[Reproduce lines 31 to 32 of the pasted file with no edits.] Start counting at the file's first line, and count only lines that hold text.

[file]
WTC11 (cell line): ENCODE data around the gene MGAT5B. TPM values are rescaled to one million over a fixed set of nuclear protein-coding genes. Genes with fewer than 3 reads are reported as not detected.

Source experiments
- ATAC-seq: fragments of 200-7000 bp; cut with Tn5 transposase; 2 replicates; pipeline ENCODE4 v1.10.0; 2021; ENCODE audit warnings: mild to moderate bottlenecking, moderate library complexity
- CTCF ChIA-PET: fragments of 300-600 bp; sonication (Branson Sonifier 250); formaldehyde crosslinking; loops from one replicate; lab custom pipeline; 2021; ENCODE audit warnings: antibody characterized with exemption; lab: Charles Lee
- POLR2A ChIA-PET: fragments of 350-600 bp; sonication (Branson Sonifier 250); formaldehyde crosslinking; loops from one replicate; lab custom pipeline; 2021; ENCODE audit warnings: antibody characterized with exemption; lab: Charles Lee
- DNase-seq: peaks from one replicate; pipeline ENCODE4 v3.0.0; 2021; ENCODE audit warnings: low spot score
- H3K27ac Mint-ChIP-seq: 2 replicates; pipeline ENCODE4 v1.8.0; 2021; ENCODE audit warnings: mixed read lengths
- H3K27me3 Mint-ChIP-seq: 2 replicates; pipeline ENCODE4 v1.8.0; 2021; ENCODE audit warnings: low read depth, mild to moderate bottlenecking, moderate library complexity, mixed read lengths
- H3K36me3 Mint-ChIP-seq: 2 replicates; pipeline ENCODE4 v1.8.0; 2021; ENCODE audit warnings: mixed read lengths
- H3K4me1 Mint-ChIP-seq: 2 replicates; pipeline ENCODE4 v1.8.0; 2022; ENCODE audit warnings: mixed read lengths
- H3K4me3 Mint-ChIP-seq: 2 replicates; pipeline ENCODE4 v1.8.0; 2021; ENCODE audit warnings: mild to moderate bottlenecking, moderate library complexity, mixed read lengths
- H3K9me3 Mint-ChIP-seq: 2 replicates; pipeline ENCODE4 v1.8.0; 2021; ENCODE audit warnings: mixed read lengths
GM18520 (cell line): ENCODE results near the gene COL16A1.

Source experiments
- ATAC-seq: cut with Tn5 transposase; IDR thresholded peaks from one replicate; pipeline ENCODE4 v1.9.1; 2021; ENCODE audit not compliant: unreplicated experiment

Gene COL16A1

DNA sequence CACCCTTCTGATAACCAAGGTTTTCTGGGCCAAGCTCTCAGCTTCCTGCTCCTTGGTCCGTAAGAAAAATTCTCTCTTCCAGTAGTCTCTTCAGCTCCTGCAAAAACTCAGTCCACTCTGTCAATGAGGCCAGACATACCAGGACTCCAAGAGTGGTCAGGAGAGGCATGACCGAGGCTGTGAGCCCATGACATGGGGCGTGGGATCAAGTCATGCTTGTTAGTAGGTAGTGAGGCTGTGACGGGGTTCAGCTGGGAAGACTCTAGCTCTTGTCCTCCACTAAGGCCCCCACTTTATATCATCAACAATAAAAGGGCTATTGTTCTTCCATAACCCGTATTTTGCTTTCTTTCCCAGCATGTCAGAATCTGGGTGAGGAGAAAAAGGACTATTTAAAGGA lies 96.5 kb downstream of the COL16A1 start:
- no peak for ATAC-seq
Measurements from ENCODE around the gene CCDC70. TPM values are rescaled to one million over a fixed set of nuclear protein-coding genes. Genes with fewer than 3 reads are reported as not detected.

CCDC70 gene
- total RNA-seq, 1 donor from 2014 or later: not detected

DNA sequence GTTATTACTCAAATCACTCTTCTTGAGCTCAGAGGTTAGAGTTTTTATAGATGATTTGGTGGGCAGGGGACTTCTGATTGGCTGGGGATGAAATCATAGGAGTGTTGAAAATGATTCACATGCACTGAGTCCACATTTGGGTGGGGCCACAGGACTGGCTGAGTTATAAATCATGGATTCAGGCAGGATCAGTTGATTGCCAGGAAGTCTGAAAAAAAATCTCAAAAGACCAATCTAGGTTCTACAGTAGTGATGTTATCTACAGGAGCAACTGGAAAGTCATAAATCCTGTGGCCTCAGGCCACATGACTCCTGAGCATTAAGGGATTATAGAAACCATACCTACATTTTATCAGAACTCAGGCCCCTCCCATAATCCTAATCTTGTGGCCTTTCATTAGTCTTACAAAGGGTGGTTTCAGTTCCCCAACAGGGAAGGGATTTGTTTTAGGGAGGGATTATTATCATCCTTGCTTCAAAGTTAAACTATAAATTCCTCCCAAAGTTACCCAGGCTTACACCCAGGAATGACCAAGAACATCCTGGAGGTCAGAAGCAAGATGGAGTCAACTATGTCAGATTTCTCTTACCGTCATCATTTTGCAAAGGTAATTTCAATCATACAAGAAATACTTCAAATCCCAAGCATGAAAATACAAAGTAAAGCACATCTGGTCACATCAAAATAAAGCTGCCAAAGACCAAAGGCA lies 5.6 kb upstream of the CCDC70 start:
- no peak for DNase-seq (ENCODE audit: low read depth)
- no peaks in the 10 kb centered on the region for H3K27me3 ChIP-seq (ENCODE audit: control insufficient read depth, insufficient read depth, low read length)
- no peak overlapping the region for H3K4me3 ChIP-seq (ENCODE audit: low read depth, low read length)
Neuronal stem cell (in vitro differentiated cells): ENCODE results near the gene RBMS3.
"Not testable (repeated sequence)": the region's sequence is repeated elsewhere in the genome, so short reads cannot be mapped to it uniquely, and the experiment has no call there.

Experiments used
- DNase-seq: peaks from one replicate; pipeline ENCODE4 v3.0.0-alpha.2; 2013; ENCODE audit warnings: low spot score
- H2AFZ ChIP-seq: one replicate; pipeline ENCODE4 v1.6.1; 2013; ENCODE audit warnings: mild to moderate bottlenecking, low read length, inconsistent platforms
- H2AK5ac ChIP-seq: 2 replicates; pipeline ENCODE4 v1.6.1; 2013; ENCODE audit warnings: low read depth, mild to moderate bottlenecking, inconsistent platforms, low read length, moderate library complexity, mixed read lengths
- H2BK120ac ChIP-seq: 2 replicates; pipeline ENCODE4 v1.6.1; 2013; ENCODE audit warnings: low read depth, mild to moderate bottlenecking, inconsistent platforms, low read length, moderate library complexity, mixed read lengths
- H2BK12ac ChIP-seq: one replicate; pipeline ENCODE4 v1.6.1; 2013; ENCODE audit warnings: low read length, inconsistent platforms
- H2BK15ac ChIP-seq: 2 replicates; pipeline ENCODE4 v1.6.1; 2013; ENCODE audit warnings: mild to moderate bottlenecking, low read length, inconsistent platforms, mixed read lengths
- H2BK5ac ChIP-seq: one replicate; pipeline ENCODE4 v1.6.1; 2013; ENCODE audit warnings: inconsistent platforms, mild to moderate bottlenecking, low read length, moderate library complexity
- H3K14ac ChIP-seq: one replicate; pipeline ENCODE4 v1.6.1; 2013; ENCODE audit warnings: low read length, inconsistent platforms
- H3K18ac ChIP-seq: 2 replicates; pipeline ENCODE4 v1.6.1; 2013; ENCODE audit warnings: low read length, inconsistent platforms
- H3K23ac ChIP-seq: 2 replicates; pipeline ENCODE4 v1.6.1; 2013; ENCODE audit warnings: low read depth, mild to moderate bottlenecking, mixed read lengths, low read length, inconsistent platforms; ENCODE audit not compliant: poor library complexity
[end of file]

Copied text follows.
- H2AK5ac ChIP-seq: 2 replicates; pipeline ENCODE4 v1.6.1; 2013; ENCODE audit warnings: low read depth, mild to moderate bottlenecking, inconsistent platforms, low read length, moderate library complexity, mixed read lengths
- H2BK120ac ChIP-seq: 2 replicates; pipeline ENCODE4 v1.6.1; 2013; ENCODE audit warnings: low read depth, mild to moderate bottlenecking, inconsistent platforms, low read length, moderate library complexity, mixed read lengths